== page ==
No Walls –
August 12, 2020 – Nationally, Hispanic people, the category selected by data, see far lower rates of overdose deaths than non-Hispanic white people. But Hispanic people are not a monolith, and there is concerning variation within the broad category. In fact, Puerto Ricans died at a slightly higher rate from drugs in 2017 than non-Hispanic whites, according to a study by Manuel Cano, professor of social work at University of Texas, San Antonio, published in Substance Use & Misuse on July 25.
Cano suggests that this could be related to where most Puerto Ricans reside in the United States and the types of drugs they’re using. The eastern part of the country, where many live, has been “inundated with deadly synthetic opioids such as fentanyl that elevate risk of fatal overdose,” he wrote. Accordingly, Puerto Ricans, who have by far the highest rate of fatal overdose among Hispanic people, had the largest proportion of deaths (65 percent) involving synthetic opioids.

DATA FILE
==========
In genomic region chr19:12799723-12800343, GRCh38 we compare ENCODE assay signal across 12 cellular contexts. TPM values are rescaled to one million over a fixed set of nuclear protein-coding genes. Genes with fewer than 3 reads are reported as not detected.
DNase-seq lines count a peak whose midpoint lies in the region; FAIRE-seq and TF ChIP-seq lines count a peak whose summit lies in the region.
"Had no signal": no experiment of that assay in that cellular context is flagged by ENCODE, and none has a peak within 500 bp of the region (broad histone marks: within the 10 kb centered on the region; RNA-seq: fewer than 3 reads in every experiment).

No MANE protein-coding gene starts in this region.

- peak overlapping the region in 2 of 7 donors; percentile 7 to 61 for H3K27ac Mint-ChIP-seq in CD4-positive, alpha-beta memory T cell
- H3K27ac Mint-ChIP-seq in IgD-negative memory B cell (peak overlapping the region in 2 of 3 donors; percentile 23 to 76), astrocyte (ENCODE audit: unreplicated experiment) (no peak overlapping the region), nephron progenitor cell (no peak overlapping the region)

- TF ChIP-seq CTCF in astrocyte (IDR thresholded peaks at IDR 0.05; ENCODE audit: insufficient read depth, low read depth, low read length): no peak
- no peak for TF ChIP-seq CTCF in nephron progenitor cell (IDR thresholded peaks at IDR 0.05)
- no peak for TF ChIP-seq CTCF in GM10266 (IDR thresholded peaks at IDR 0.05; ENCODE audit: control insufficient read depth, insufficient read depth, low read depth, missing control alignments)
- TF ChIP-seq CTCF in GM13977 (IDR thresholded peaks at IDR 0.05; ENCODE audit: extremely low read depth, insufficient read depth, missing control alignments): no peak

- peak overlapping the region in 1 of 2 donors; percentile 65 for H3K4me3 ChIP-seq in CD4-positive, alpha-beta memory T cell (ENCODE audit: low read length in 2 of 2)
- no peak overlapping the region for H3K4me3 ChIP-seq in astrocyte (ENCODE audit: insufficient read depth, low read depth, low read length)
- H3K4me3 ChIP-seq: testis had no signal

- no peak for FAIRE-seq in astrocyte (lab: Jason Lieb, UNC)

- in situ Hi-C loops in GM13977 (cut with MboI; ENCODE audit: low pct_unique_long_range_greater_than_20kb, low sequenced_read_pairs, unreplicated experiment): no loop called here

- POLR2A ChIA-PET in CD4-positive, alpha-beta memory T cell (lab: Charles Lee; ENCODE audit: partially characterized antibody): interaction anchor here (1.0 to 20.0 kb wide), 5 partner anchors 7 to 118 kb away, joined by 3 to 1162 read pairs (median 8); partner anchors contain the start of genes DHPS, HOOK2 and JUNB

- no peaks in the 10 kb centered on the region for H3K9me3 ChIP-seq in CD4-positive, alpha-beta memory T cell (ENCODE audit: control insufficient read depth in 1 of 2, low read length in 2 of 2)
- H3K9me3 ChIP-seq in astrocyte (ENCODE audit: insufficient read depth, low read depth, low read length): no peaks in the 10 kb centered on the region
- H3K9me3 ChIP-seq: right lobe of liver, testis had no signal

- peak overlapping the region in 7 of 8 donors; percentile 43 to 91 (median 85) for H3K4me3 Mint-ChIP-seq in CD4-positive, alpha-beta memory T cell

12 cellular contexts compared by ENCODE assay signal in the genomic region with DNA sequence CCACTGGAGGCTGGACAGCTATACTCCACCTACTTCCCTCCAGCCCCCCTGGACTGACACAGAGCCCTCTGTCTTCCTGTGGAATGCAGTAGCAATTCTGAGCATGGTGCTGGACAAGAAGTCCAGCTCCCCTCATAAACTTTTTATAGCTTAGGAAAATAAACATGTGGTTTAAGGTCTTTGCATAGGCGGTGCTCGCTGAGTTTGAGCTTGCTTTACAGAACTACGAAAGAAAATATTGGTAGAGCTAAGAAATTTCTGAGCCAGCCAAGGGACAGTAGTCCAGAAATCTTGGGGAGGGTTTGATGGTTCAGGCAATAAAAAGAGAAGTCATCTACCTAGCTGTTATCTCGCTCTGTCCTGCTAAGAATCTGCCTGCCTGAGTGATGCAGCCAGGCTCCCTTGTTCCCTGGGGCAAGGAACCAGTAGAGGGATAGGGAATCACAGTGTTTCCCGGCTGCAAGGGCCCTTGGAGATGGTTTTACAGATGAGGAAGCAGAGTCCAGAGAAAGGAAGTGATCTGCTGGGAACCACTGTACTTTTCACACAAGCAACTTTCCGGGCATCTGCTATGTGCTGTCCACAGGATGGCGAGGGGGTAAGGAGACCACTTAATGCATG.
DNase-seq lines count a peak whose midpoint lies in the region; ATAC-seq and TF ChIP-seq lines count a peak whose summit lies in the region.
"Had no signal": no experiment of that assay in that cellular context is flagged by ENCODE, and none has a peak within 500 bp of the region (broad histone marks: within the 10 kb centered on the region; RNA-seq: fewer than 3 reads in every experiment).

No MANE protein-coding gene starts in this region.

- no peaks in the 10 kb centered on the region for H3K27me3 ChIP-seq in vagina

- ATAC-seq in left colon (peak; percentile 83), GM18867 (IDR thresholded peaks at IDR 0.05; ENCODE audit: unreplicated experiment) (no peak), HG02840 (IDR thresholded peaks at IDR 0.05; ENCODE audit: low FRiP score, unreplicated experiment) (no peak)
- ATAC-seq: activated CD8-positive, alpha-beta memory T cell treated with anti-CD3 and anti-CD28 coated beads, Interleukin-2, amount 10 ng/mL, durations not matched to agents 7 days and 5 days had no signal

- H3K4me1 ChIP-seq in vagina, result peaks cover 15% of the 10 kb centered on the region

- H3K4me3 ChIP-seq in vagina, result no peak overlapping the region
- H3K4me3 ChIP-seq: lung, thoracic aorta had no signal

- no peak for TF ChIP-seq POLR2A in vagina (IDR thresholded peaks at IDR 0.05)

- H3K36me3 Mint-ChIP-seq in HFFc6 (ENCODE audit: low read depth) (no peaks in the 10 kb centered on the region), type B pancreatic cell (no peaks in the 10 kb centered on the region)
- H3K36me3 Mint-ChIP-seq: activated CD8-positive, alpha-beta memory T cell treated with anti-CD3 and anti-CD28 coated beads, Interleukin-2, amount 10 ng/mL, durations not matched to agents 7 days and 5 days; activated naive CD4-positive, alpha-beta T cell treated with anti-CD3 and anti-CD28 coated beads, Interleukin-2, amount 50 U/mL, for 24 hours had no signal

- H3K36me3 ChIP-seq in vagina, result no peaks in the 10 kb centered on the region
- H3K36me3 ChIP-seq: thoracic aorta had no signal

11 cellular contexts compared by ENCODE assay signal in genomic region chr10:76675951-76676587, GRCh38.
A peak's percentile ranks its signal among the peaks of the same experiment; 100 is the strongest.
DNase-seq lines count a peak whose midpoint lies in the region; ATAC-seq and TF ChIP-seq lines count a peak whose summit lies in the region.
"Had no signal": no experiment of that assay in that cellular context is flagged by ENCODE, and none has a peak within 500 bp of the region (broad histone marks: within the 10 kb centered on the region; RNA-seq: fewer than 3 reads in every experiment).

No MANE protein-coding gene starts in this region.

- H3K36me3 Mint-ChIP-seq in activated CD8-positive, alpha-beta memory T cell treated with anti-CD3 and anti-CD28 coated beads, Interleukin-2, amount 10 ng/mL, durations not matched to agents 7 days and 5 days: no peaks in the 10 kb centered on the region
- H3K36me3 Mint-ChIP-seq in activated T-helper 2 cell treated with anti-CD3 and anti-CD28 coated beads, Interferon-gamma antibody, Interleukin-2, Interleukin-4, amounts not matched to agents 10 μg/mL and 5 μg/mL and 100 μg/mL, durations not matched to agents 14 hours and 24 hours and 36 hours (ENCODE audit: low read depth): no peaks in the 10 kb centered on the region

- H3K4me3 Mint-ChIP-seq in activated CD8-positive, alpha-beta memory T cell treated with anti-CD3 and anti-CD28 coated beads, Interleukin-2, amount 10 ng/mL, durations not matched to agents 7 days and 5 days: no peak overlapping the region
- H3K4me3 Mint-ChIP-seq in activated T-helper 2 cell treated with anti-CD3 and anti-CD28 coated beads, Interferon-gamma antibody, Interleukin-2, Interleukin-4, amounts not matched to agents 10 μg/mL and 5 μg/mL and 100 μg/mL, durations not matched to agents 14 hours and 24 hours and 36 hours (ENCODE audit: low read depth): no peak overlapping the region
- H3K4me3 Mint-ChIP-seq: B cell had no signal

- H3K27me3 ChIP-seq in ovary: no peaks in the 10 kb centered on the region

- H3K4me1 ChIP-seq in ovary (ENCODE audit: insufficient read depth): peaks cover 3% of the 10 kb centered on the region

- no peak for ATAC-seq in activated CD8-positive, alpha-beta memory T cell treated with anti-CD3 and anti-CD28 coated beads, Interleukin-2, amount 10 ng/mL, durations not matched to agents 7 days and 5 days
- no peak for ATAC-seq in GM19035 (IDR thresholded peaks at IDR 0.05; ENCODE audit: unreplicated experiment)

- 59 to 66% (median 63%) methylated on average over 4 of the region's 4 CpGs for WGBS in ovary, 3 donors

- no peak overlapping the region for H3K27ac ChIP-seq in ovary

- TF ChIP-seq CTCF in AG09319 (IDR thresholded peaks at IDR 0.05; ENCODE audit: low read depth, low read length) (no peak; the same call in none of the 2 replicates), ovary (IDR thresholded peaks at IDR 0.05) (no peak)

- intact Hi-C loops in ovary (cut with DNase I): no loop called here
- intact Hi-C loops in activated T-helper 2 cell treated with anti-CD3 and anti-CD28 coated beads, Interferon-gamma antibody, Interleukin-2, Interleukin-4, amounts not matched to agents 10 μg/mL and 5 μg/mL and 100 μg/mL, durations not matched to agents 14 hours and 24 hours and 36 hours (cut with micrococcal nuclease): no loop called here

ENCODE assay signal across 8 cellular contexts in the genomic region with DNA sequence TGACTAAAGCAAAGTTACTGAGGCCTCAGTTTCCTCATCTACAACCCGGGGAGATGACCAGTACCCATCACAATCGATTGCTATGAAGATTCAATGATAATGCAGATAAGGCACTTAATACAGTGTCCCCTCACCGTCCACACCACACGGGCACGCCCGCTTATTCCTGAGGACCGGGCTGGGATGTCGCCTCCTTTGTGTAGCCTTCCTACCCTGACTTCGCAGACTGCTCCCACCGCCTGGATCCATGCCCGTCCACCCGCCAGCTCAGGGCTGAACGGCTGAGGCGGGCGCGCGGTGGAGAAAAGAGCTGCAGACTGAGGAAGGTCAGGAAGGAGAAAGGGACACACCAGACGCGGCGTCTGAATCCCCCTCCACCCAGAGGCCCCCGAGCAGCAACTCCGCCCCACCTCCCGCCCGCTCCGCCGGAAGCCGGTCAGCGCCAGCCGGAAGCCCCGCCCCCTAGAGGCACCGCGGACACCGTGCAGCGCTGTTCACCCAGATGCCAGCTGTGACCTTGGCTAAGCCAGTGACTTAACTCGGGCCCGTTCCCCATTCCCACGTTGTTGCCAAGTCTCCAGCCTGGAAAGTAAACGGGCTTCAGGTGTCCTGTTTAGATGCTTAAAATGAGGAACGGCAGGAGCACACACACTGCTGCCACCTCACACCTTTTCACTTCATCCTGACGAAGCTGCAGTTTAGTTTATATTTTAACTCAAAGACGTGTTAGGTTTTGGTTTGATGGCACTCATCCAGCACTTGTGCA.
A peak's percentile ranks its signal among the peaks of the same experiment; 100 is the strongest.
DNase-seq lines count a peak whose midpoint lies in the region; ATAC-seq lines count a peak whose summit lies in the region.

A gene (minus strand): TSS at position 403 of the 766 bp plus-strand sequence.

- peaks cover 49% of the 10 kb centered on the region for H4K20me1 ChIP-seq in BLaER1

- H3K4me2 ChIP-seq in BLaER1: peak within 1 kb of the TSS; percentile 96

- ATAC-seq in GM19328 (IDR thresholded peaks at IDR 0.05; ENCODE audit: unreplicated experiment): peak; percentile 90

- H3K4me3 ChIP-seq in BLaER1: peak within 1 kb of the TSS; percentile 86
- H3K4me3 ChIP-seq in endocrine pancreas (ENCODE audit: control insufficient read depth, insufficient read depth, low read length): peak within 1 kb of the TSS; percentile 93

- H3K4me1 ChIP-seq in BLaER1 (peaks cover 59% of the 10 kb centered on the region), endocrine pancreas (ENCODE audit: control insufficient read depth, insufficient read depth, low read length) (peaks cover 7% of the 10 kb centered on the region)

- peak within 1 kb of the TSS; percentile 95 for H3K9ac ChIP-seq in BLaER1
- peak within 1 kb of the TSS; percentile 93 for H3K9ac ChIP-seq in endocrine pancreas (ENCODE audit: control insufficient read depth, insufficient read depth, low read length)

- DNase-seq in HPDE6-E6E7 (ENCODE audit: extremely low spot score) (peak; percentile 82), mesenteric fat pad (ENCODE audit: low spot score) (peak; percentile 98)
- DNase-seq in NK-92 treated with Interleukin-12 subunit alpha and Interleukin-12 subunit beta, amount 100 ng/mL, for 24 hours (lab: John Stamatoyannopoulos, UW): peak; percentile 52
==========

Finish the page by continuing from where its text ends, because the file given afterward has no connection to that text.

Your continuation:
Fatalities involving specific drugs were differently distributed across national heritage. Psychostimulants, which usually means methamphetamine, were most involved in fatal overdoses among Mexican-Americans, the only Hispanic community where synthetic opioids like fentanyl were not involved in the highest proportion of deaths. In contrast, nearly half (47 percent) of Dominican-Americans’ deaths involved cocaine.